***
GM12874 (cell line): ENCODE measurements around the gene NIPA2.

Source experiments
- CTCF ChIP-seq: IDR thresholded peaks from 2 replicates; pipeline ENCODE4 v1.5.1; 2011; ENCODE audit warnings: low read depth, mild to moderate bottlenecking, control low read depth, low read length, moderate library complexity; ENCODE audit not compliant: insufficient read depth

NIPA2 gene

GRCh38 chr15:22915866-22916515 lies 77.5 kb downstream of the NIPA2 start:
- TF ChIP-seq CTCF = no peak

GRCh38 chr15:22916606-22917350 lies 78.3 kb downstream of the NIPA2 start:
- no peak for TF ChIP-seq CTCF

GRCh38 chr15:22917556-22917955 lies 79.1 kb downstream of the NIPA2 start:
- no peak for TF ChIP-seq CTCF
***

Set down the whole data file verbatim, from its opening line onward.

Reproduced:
GM12874 (cell line): ENCODE measurements around the gene NIPA2.

Source experiments
- CTCF ChIP-seq: IDR thresholded peaks from 2 replicates; pipeline ENCODE4 v1.5.1; 2011; ENCODE audit warnings: low read depth, mild to moderate bottlenecking, control low read depth, low read length, moderate library complexity; ENCODE audit not compliant: insufficient read depth

NIPA2 gene

GRCh38 chr15:22915866-22916515 lies 77.5 kb downstream of the NIPA2 start:
- TF ChIP-seq CTCF = no peak

GRCh38 chr15:22916606-22917350 lies 78.3 kb downstream of the NIPA2 start:
- no peak for TF ChIP-seq CTCF

GRCh38 chr15:22917556-22917955 lies 79.1 kb downstream of the NIPA2 start:
- no peak for TF ChIP-seq CTCF